Earlier this month, amid some delays due to COVID-19 outbreaks in China and the unrest that followed, the Wall Street Journal reported that Apple has been making plans to move production of the iPhone, at least in part, out of China.
The plan, per the Journal, is to move some amount of production capacity to other Asian countries, like India and Vietnam. Apple also plans to diversify its China production among different suppliers.
But that’s not something that the company will be able to switch overnight.
“In the past, people didn’t pay attention to concentration risks,” said Alan Yeung, a former U.S. executive for Foxconn, told the Journal. “Free trade was the norm and things were very predictable. Now we’ve entered a new world.”
Not long after, CNN reported further details about why switching up where iPhones are made will be easier said than done.
Following the Wall Street Journal report, analyst Daniel Ives of Wedbush Securities wrote in a note to clients that the situation in China amounts to “an absolute disaster for Cupertino over the past month and is now causing iPhone shortages between 10 million and 15 million units in this all-important holiday season.”
Back in September, Apple announced this year’s iPhone lineup, consisting of the iPhone 14, iPhone 14 Pro, iPhone 14 Pro Max, and iPhone 14 Pro. In November, iPhone issued a new update on the supply of the devices, stating that the facility in Zhengzhou was “currently operating at significantly reduced capacity.”
Ives added that such a transition will not be easy and will take a long time, while he assailed China’s “Zero COVID” policy, which entails continuing lockdowns, long after the Western world has mostly abandoned that tactic.
“The shift out of China will not be easy and come with clear logistical, engineering, and infrastructure hurdles as the aggressive move to India and Vietnam now begins with the Apple ecosystem alerted. We believe by 2025/2026 if Apple moves aggressively more than 50% of iPhone production could come out of India and Vietnam vs. single digits today.”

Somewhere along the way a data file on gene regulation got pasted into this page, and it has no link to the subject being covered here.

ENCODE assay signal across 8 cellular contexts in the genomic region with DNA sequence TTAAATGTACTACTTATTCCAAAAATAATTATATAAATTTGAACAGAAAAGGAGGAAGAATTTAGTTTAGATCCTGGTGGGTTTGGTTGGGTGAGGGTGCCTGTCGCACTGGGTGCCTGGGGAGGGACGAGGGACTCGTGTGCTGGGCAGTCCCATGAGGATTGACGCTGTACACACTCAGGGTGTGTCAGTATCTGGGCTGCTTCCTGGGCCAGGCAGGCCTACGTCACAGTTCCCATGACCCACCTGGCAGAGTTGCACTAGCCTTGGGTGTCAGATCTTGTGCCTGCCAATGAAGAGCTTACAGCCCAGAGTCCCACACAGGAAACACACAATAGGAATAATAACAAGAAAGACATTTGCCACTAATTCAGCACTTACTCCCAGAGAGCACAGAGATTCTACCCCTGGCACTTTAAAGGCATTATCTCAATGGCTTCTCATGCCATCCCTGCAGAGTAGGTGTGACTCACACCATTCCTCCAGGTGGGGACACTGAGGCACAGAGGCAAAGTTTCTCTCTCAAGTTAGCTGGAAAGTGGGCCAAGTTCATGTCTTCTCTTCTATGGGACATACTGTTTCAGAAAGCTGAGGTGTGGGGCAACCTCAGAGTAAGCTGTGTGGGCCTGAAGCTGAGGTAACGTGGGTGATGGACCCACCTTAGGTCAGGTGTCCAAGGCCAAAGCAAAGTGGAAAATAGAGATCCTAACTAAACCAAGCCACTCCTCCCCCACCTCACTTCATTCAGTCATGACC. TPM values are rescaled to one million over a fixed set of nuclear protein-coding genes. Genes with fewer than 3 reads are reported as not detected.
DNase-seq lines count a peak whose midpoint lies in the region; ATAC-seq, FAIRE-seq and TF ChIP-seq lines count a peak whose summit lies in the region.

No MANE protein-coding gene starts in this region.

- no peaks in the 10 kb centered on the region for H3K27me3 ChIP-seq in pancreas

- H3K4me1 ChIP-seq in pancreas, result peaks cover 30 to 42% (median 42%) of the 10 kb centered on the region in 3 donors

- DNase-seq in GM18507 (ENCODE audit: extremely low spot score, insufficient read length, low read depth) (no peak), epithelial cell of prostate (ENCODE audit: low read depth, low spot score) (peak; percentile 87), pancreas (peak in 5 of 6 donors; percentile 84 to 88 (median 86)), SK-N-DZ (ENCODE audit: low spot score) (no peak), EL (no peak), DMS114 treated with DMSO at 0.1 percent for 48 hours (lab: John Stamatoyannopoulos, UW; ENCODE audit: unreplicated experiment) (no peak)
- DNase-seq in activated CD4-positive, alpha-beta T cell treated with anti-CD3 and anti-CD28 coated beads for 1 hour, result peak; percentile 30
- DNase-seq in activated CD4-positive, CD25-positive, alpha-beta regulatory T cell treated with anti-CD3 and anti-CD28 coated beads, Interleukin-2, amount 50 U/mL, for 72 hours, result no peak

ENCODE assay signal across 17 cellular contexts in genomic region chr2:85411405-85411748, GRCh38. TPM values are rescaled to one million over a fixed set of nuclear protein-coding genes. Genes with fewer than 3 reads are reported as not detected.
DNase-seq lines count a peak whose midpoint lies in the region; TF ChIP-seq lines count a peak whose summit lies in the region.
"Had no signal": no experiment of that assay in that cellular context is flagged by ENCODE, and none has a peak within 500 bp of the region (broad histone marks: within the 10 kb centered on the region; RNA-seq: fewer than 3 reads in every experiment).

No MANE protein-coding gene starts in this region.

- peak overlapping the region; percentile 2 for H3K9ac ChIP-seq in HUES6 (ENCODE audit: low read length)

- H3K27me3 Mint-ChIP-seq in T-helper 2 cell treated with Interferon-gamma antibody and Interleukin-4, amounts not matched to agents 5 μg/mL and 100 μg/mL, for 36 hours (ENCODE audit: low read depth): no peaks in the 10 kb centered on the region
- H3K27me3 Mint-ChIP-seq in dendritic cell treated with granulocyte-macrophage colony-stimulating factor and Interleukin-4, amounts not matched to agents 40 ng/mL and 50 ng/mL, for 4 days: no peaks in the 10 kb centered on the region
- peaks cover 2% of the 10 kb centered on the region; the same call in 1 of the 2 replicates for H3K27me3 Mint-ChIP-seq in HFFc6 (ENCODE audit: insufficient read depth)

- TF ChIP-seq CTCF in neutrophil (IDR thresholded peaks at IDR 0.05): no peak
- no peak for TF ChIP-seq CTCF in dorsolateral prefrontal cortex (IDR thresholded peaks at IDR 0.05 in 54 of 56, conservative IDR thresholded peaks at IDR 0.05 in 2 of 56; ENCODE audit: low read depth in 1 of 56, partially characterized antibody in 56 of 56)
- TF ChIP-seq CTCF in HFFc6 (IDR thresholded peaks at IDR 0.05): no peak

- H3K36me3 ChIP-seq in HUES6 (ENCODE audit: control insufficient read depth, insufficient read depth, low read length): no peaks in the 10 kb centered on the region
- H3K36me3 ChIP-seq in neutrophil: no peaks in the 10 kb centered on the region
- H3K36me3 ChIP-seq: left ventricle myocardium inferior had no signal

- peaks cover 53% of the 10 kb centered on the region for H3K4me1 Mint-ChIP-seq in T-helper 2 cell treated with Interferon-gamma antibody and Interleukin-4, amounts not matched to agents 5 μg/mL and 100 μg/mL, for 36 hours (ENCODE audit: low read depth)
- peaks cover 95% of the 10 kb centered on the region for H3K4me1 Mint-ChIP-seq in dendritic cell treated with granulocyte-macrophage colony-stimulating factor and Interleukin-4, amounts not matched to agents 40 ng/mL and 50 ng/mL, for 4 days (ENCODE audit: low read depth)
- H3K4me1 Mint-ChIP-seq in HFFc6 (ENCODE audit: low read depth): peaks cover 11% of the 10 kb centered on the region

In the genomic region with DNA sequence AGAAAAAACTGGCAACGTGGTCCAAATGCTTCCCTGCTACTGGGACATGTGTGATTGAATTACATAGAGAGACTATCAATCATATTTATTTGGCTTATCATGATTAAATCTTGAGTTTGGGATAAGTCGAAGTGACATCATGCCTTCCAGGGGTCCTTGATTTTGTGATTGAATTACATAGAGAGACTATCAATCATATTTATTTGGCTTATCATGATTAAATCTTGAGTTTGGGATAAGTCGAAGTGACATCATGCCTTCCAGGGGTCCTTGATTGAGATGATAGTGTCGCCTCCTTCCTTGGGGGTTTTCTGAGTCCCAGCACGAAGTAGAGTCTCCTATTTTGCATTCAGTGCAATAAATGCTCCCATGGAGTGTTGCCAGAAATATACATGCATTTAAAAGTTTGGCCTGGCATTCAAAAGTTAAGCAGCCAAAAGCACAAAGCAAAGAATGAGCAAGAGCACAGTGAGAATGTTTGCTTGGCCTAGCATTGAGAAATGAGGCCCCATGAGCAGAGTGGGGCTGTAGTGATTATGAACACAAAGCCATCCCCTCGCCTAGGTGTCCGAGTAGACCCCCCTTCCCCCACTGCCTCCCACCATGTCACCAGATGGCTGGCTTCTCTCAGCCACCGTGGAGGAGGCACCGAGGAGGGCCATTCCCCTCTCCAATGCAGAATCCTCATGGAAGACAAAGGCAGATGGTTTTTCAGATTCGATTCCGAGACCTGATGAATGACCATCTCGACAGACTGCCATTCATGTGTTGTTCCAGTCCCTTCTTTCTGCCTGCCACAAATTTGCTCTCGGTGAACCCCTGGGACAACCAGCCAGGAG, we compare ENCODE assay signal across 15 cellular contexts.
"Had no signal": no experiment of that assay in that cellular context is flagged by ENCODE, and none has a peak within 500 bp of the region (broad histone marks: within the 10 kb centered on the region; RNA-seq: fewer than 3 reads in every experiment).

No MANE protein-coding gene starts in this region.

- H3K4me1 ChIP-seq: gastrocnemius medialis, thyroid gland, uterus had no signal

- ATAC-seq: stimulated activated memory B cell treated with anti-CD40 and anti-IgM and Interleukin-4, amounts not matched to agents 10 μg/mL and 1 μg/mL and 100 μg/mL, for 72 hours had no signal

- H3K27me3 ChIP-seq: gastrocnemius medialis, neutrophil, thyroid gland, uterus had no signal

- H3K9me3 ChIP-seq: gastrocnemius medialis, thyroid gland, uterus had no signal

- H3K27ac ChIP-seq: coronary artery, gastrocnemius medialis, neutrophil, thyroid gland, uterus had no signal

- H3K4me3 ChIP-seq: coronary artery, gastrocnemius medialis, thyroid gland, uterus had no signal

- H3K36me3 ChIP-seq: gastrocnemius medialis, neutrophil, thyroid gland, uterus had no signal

Meanwhile, CNBC reported last week that Apple may be moving some production of the iPad outside of China as well. While Apple already makes older iPhones and part of the iPhone 14 lineup in India, “a lack of local manufacturing expertise” is a key barrier to moving more production there. Also possibly hurting matters are tensions between China and India.
“I think in five years, 35% will be manufactured in India,” longtime Apple analyst Gene Munster, now of Loup Ventures, told CNBC. “I think Apple will add iPhone production to other countries outside of India and China in the next five years. Perhaps Vietnam, Malaysia, and the USA.”
Back in 2020, when the COVID pandemic first began, led to delays in the supply chain that resulted in that year’s iPhone models arriving later than usual. As it happened, two of that year’s iPhones arrived on the market in October, and the other two in November.
What about the USA?
During Donald Trump’s presidency, Trump frequently pressured Apple CEO Tim Cook, who he called “Tim Apple,” to manufacture more things in the U.S.
This led to a strange episode in November of 2019, when Trump visited a manufacturing facility in the Austin area that had recently been expanded, one where Mac Pro desktop computers are manufactured.
Afterward, Trump stated that he had “opened a major Apple Manufacturing plant in Texas that will bring high paying jobs back to America.”
The plant had not been newly reopened, nor was it an Apple-owned facility.
Stephen Silver is a Senior Editor for 19FortyFive. He is an award-winning journalist, essayist and film critic, who is also a contributor to the Philadelphia Inquirer, the Jewish Telegraphic Agency, Broad Street Review and Splice Today. The co-founder of the Philadelphia Film Critics Circle, Stephen lives in suburban Philadelphia with his wife and two sons. Follow him on Twitter at @StephenSilver.